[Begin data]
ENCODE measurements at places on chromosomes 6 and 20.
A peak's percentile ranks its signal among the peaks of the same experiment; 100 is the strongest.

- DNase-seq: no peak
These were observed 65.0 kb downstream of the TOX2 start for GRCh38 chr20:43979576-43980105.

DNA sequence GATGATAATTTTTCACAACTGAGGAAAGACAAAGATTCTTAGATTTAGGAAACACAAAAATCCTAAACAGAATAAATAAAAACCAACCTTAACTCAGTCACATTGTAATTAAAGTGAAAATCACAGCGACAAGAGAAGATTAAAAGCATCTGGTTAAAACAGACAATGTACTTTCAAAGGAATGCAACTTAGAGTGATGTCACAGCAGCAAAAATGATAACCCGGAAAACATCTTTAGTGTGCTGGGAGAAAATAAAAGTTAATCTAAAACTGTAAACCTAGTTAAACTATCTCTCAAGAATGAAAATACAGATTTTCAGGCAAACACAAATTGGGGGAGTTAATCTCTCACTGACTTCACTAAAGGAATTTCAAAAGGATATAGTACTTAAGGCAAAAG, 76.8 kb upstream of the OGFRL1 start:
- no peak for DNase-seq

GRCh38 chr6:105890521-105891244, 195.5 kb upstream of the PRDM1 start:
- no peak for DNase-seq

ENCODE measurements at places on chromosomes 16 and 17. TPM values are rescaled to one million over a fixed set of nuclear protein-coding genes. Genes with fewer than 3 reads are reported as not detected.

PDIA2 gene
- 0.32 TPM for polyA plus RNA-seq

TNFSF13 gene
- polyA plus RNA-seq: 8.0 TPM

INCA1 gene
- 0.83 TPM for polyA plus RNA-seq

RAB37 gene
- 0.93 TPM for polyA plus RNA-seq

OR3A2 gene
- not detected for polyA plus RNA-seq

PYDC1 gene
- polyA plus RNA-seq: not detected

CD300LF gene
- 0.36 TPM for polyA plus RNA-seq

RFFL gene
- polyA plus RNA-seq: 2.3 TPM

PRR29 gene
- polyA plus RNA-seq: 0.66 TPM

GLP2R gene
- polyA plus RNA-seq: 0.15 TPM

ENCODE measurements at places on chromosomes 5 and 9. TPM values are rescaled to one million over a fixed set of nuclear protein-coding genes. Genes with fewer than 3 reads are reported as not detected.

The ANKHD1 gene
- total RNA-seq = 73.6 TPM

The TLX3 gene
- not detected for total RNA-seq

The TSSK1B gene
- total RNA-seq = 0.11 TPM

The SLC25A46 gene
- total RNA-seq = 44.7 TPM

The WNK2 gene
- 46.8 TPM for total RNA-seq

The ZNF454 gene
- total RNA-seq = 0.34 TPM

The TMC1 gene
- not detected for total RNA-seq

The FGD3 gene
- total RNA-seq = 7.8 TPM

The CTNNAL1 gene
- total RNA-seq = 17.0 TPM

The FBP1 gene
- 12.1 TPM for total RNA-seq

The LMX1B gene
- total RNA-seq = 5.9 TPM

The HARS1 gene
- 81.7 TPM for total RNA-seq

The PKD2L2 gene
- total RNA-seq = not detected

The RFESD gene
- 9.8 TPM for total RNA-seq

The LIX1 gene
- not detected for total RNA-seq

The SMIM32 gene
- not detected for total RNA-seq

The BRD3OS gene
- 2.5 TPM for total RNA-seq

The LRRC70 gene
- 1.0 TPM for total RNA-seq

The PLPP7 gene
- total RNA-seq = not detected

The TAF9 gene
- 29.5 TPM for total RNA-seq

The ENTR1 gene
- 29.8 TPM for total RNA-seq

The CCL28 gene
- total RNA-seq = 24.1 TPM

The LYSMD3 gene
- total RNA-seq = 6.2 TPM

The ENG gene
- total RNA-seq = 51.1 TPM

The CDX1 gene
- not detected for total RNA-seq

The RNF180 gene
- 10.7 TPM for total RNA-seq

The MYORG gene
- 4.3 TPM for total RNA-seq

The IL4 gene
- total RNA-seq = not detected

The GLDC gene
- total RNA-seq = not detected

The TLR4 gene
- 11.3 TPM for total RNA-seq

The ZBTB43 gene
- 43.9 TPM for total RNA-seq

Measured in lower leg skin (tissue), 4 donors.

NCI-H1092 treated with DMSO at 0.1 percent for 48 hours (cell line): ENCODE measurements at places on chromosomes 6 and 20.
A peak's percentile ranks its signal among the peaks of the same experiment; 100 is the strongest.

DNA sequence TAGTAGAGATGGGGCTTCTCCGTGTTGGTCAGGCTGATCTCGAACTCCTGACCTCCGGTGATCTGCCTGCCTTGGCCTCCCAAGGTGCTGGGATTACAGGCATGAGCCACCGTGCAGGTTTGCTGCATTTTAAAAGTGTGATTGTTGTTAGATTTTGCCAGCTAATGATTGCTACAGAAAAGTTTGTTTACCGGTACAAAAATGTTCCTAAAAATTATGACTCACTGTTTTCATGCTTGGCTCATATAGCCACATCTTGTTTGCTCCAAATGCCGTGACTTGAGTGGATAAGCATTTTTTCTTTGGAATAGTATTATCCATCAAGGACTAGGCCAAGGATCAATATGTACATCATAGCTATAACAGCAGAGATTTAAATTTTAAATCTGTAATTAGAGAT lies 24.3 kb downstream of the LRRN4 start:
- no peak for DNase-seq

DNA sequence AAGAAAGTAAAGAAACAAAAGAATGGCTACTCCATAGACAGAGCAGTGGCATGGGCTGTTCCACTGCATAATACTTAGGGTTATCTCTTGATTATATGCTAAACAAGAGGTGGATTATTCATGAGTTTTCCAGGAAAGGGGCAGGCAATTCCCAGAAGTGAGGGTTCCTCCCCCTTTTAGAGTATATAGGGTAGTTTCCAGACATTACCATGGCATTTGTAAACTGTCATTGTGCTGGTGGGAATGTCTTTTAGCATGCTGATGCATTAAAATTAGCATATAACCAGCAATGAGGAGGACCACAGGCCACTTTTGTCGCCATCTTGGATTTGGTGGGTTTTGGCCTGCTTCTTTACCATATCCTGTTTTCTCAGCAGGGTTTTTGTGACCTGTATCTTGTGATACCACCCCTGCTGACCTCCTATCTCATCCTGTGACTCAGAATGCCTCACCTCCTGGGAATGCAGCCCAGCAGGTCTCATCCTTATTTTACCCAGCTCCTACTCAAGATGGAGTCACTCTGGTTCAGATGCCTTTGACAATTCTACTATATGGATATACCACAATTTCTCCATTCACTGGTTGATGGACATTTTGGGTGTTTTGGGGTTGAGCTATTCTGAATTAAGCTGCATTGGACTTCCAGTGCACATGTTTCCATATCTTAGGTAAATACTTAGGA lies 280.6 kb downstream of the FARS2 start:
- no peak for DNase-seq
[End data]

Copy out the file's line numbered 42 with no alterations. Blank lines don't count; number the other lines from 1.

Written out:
- total RNA-seq = 0.34 TPM